I picked up my final jacket and trousers from Steven Hitchcock last week. The result is a beautiful tweed jacket – light and comfortable but still with definite shape – and a wonderfully fitting pair of moleskins.


Steven describes his offering as “soft tailoring for comfort and style” and this is gives the customer a good idea of the end result.

Readers will probably be familiar with the soft, drape cut that is most strongly identified with Anderson & Sheppard (where Steven trained). A soft shoulder and full chest is pulled into a close waist, given shape to the upper body.

If anything, Steven’s cut is more comfortable than A&S, with a particular focus on achieving a clean line up the side of the body, through the waist and up the side of the armhole. The soft, lightweight tweed here accentuates that effect.


The trousers are usually cut high, with side adjustors on the seam. As you can see in the picture, the fit is particularly nice in the small of my back – something other tailors struggle with as the curve of my back is quite exaggerated. The close-up of the back also demonstrates how the cut has dealt with the idiosyncrasies of my body, with Steven achieving a clean back despite my prominent shoulder blades. As I mentioned in my previous post, hand-sewing the back seam helped in this regard, giving it greater stretch.


Finally, I was pleased with how the gauntlets on the sleeves turned out. When ordering I was unsure whether they would have looked nicer running all the way around, rather than just on the outside half, but I think that would have made the cuff too heavy.


Steven is in New York soon, and his dates can be found below. Ask him about his carp-fishing prowess!

If you want some more examples of Steven’s style, check out his blog here. I’m a particular fan of this shot.

The Benjamin Hotel,
 125 East 50th Street
Sunday 20th May through Wednesday 23rd May 2012
Contact: [email protected]
US cell phone: +1 646 241 9039


Photography: Luke Carby
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Nathan

Dear Simon,
Wonderful jacket and trousers ! I love the colour combination but I’m really dying to know what cloth you chose for that jacket. It looks blue gray on the photos, and is really wonderful. What time of the year do you envision to wear it ?

Anonymous

That’s absolutely beautiful Simon, classic yet the colours make it look very contemporary. The jacket would be great with jeans as well.

Well done, just my kind of thing.

Anonymous

Hi Simon,
This tweed jacket looks smart indeed! No slanted flap pockets, the trendy thing?! I am impressed by the cuff, a kind of signature on a bespoke tweed! I would have liked seing a picture of the jacket full back.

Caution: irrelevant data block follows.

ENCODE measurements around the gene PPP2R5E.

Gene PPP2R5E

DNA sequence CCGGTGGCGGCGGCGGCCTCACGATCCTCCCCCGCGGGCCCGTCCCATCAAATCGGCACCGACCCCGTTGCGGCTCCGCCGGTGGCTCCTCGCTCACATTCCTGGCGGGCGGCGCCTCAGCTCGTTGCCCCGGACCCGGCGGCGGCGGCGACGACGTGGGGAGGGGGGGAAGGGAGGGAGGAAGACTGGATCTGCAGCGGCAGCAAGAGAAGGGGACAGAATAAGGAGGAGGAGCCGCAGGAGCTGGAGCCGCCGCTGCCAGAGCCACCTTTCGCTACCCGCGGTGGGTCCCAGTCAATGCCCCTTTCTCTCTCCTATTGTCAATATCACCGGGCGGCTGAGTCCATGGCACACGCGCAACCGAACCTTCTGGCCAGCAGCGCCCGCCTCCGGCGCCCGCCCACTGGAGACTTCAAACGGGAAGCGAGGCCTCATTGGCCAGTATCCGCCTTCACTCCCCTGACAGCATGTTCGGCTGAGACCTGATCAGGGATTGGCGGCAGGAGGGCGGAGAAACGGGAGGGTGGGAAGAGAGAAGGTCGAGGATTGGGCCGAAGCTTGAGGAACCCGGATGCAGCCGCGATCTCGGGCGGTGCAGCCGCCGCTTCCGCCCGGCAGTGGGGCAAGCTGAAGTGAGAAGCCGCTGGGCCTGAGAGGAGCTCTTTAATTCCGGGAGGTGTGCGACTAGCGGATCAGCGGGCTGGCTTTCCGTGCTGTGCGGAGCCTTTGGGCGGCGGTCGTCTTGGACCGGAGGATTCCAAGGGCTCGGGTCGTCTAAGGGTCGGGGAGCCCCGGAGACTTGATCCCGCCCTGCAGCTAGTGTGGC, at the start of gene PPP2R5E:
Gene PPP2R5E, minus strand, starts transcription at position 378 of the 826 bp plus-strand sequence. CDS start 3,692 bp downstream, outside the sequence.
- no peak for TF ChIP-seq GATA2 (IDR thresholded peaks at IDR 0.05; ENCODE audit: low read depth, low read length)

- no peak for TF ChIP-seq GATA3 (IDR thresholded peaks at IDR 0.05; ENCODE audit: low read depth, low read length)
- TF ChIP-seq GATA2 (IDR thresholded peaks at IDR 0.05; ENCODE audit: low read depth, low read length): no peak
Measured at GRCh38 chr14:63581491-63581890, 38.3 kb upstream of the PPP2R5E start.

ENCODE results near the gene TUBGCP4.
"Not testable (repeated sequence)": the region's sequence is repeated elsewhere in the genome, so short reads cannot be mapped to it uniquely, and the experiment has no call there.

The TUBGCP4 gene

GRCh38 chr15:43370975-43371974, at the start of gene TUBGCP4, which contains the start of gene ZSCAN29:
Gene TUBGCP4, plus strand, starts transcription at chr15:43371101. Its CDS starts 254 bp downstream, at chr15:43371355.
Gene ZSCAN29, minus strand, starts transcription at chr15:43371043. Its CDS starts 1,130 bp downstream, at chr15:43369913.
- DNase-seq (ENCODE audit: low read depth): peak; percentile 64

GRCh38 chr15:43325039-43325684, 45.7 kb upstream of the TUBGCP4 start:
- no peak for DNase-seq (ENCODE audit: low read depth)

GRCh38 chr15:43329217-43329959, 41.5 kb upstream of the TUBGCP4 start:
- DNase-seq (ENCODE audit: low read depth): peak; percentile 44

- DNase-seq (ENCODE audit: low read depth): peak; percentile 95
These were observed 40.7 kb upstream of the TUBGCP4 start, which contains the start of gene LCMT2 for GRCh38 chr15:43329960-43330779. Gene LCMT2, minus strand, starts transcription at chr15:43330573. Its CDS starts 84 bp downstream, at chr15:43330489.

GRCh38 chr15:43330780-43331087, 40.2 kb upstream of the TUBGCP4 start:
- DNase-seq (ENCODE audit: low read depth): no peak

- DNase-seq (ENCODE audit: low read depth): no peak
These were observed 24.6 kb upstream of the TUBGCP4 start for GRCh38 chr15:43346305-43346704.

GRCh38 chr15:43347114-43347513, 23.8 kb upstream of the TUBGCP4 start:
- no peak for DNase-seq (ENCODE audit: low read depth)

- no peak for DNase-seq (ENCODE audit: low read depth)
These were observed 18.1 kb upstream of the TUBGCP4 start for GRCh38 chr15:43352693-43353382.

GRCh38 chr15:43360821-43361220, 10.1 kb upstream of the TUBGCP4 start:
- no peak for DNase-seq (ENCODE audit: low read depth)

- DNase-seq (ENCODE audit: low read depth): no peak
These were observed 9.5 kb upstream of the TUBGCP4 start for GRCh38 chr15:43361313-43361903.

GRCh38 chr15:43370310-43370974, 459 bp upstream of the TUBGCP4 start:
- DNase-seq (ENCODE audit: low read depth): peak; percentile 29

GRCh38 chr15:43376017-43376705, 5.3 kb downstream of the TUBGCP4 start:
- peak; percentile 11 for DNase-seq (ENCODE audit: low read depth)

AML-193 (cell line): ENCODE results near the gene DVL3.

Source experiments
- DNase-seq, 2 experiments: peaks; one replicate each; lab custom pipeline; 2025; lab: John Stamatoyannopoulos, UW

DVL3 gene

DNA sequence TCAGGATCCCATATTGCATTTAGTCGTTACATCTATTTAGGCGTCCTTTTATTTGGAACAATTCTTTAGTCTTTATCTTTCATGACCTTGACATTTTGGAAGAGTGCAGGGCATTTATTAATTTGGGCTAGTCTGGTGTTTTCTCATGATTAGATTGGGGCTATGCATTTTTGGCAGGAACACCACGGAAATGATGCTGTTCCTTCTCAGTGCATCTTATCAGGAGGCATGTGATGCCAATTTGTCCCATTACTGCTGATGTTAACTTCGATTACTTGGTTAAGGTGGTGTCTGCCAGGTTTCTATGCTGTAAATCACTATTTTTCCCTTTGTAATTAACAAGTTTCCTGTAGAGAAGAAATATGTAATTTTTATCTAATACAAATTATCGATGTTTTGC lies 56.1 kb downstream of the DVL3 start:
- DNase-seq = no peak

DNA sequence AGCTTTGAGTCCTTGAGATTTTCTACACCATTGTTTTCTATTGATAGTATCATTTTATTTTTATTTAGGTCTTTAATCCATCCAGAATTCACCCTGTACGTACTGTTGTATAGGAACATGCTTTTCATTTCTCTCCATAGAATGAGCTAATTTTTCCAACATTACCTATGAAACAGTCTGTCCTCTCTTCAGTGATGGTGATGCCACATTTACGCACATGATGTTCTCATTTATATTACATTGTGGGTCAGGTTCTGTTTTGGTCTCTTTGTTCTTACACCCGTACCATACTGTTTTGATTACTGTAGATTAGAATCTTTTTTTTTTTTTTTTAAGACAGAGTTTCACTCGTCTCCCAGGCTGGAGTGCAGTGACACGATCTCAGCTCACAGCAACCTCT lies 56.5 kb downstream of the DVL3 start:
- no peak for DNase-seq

John.

S

Good to finally see you in trousers with a higher rise! How did u like them? And what about some forward pleats fpr your next high(er) rise trousers?

S

What do you suppose is the cultural and historical origin of the “gauntlet” cuff, handled in this way and on a sports coat. I know that A & S have shown it in the past in their catalog, though handled in a somewhat different way, and I have them on an evening coat, with a half-cape, that I had made here in Italy many years ago.

Frith Street Post

That’s a beautiful coat and trousers, very impressed by Steven’s work, must go and see him

Anonymous

Hi,
By the way, I saw once a pic of a country jacket cut by the same Steven Hitchcock, that looks utterly amazing! I have managed to retrieve it. See here: http://www.thesavilerowtailor.co.uk/2012/02/how-to-stand-out-in-a-crowd/tweed-3-2/
John

Anonymous

Hi Simon,
It seems to me that there is a cultural gap between British men one side and French and Italians on the other when it comes to patch pocket jacket, and more specifically to its navy blazer type. Whereas British men seem reluctant wearing it, French and Italians are found of it! And I wonder whether this esthetic gap were not grounded on the simple fact that British men had worn uniforms in schools. Am I correct? Frankly, I see no other sound explanation.
Thanks for your reply.
John

Anonymous

Many thanks for your reply, Simon. So a kind of subtle tilt towards rebellion even in this quite remote field of esthetic! This is a very interesting insight! Honestly, I couldn’t guess that!

Anonymous

Excellent sport coat and trousers are excellent to!
Alxey.

John

I would so much rather have seen the jacket sleeve actually turn back, like double shirt cuffs. Cuff (gauntlet) appears to to tacked-on, and looks gratuitous.
Beautiful cloth, though.

Anonymous

Many thanks to Mr Hitchcock for such excellent work on the trousers. They really accentuate the positive. (wink)

Anonymous

Fine, I’ll say it.
Nice glutes, Simon!
Of all of your British acquisitions, this is, perhaps, your most successful.
Gorgeous fabric. The shoulders are a bit hard-looking, but, the width is PERFECT, sexy, even.
Compliments to Mr. Hitchcock.

Arash

Dear Simon,
In one your posts you mentioned no tailor does the long seams by hand but in this post you mentioned the pack seam is done by hand. So I was wondering Mr Hitchcock does the back seam of the Jackets by hand or that’s done by the other high end bespoke tailors also?